• Technical Writer - Technical writers are the people that write service manuals, and other instructional or informational pieces. They are needed in any industry, from electronics to automotive, to health care. If you like writing, and want to get involved in a specific industry that you don't believe caters to writers, technical writing may be for you.
  • Journalist - You too can be Lois Lane! Well, perhaps not literally, but journalist have been around for quite some time. The most current incarnation, and the one people think of, came around with the onset of the printing press. A time honored tradition that requires good writing, reporting techniques, and a love of the truth.
  • English Teacher- The most commonly assumed job for those seeking an English degree, if you like teaching others, it is always an option. You don't even need to stick to public school system. Private schools, tutoring, or professional writing teacher, you will find that many people want to learn how to write well. If you can teach someone else to write, this is an option.
  • Freelance Writer - While not everyone is cut out for freelance writing, as it is a competitive field and the independence you get from working for yourself also translates into the panic of having to do everything yourself, if you can bowl through the awkward first few months where you're sure you'll never get anyone to pay you over $5 for an article, it is fun and rewarding.
  • Marketing Director- Writing is, let's face it, pretty important to marketing. While you may not start as the director, you could end up there with persuasive writing skills.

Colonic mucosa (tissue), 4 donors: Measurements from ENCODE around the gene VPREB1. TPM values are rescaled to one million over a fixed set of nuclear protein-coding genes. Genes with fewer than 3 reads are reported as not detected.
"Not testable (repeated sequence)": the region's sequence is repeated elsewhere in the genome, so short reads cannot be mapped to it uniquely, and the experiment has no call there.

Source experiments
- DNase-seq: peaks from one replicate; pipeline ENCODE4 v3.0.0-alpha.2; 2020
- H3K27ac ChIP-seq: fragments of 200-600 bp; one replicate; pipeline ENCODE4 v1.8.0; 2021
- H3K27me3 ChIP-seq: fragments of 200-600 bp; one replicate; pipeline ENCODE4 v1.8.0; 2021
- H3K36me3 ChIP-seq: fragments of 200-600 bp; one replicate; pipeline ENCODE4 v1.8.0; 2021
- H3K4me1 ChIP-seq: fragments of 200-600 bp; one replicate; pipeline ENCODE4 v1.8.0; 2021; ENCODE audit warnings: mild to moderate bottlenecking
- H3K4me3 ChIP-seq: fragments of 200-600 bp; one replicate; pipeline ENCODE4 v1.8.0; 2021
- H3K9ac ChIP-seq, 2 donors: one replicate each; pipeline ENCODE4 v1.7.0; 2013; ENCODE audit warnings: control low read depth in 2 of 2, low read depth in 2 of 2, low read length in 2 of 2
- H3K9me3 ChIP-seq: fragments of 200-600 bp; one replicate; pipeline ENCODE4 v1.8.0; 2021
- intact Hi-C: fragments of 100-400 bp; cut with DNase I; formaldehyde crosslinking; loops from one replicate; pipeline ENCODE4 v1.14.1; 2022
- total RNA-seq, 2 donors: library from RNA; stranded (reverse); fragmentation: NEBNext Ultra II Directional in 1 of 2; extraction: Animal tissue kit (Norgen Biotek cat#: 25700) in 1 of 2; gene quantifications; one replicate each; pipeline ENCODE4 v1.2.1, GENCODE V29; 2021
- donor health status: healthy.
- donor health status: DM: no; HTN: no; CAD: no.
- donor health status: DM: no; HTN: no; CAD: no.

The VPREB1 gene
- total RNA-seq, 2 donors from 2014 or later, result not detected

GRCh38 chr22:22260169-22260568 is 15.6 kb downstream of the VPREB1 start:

• Public Relations - Writing speeches, doing press releases, and generally making the public happy isn't necessarily hard for a writer. If you are a good persuasive writer, and you love working with people, this could be the job for you.
  • Administrative Assistant- The office world may not seem like the most attractive profession, but an English degree can be the easiest way to get your foot in the door to a writing based job. While some may use this as a doorway to another job, others may enjoy an Administrative Assistant job, especially in certain industries, as it is generally lower stress than a lot of other office jobs.
  • Paralegal/ Legal Assistant- Those skills you learned for how to write a good essay and a research paper translate into investigative ability that will turn around and can be used well. Whether you decide to use it as a bridging degree or not, it's up to you.

Despite that there are many professions available to the English Major, if you're interested in these careers and don't want to go to college or don't have the time, these are just some suggestions. Many of them you don't need a degree at all to get into. Many people move into their jobs without ever getting a degree. This can be great, and this can be dangerous, depending on the industry. I always encourage people to at least get an associate's degree in something, as it's the shortest (and cheapest) degree to get.

I may be a bit biased, however, since I grew up the girl who wanted to get a degree in everything, and still plans on getting quite a few degrees. Including a PH.D in psychology.

What are your thoughts on the uses of an English degree? Did you get one and then go in a totally different direction or did it lead to your dream job? Did you get your dream job without needing a degree? Did I miss any other interesting jobs you can get with an English degree?